Check out Charly Mann's other website:
Oklahoma Birds and Butterflies

http://oklahomabirdsandbutterflies.com

 



We need your help. Send your submissions, ideas, photos, and questions to CHMemories@gmail.com.

 

 

 

 

There would probably be no Chapel Hill if the University of North Carolina Board of Trustees in 1793 had not chosen land across from New Hope Chapel for the location of the university. By 1800 there were about 100 people living in thirty houses surrounding the campus.

 

 

The University North Carolina's first student was Hinton James, who enrolled in February, 1795. There is now a dormitory on the campus named in his honor.

 

 

 

 

The University of North Carolina was closed from 1870 to 1875 because of lack of state funding.

 

 

 

 

William Ackland left his art collection and $1.25 million to Duke University in 1940 on the condition that he would be buried in the art museum that the University was to build with his bequest. Duke rejected this condition even though members of the Duke Family are buried in Duke Chapel. What followed was a long and acrimonious legal battle between Ackland relatives who now wanted the inheritance, Rollins College, and the University of North Carolina, each attempting to receive the funds. The case went all the way to the United States Supreme Court, and in 1949 UNC was awarded the money for the museum. Ackland is buried near the museum's entrance. When the museum first opened, in the early sixties, there were rumors that his remains were leaking out of the mausoleum.

 

 

The official name of the Arboretum on the University of North Carolina campus is the Coker Arboretum. It is named after Dr. William Cocker, the University's first botany professor. It occupies a little more than five acres. It was founded in 1903.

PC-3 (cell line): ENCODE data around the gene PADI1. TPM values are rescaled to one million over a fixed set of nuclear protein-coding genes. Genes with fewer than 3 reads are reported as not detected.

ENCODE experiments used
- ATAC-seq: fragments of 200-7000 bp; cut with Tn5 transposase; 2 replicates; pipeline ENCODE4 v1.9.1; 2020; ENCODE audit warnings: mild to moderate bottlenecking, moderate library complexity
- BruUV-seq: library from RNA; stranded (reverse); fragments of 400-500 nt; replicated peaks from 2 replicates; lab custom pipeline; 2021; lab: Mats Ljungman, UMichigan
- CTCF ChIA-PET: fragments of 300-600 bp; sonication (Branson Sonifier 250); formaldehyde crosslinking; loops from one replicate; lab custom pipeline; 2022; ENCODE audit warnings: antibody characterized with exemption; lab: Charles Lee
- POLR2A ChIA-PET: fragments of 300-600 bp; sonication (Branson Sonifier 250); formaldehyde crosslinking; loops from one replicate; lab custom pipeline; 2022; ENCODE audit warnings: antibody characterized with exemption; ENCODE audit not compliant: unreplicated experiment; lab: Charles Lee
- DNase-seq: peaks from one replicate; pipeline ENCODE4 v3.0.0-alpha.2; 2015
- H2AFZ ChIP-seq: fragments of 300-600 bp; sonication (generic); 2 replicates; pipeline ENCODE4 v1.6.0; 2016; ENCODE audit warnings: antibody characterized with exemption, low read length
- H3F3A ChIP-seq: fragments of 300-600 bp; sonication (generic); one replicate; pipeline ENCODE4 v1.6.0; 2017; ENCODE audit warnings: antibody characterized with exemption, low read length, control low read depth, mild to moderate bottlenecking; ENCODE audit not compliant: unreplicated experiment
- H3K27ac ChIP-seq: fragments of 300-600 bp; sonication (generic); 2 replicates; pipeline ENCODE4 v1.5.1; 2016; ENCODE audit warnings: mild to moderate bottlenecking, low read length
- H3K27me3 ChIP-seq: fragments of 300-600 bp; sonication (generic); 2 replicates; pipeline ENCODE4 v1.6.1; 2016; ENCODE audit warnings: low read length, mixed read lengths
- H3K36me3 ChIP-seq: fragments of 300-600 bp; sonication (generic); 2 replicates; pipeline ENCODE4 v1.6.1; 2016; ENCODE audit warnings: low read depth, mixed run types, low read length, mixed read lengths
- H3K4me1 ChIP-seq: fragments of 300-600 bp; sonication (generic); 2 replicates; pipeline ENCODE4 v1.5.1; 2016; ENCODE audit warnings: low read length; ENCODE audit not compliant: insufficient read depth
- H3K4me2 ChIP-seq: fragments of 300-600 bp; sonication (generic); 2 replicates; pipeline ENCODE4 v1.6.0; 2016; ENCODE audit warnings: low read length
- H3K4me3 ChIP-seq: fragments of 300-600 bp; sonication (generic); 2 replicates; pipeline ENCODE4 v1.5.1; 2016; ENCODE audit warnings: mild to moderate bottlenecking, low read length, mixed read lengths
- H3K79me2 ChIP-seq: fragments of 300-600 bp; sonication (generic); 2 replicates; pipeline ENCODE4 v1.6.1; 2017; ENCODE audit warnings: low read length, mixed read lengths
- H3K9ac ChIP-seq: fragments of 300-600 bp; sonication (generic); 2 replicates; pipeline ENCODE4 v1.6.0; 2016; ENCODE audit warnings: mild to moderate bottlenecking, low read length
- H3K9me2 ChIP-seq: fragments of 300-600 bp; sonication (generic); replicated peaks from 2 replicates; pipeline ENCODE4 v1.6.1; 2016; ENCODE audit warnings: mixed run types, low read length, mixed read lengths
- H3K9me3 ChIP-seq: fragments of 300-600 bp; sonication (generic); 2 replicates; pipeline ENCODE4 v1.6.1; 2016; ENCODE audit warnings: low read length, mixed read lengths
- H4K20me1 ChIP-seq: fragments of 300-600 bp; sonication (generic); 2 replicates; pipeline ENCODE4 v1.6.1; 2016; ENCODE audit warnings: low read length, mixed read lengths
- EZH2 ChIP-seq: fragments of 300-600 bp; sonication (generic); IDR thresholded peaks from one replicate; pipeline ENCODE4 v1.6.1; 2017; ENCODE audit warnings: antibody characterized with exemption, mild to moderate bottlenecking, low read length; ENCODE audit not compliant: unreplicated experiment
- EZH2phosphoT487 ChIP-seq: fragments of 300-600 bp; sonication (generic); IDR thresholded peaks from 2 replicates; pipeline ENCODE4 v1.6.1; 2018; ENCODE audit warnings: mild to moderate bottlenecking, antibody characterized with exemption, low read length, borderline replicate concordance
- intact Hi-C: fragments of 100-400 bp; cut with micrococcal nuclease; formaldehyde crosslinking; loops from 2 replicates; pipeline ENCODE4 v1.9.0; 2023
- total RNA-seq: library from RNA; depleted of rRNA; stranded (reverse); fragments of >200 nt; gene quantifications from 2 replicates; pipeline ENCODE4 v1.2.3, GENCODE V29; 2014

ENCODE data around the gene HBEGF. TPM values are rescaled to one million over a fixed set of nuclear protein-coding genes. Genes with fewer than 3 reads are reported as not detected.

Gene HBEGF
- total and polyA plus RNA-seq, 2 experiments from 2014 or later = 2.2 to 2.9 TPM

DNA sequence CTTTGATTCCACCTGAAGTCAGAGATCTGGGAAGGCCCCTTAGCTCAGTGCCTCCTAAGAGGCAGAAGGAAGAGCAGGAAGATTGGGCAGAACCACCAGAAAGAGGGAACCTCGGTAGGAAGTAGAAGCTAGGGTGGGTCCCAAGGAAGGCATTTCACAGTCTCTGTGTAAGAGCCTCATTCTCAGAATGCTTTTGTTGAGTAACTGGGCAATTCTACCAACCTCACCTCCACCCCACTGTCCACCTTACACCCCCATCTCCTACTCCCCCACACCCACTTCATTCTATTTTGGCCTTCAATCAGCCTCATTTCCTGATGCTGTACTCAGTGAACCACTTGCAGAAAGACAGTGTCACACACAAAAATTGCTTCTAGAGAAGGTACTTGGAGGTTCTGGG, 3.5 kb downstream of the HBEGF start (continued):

Chapel Hill's main street has always been called Franklin Street. It was named after Benjamin Franklin in the early 1790s.

 

 



We need your help. Send your submissions, ideas, photos, and questions to CHMemories@gmail.com.

 

 

Chapel Hill High School and Chapel Hill Junior High were on Franklin Street in the same location as University Square until the mid 1960s.

 

 

The Colonial Drug Store at 450 West Franklin Street was owned and operated by John Carswell. It was famous for a fresh-squeezed carbonated orange beverage called a "Big O". In the early 1970s, I managed the Record and Tape Center next door, and must have had over 100 of those drinks. The Colonial Drug Store closed in 1996.

 

 

Sutton's Drugstore, which opened in 1923, has one of the last soda fountains in the South. It is one of the few businesses remaining on Franklin Street that was in operation when I was growing up in the 1950s.

 

 

Future President Gerald Ford lived in Chapel Hill twice. First when he was 24, in 1938, he took a law couse in summer school at UNC. He lived in the Carr Building, which was a law school dormitory. At the same time, Richard Nixon, the man he served under as Vice President, was attending law school at Duke. In 1942, Ford returned to Chapel Hill to attend the U.S. Navy's Pre-Flight School training program. He lived in a rental house on Hidden Hills Drive.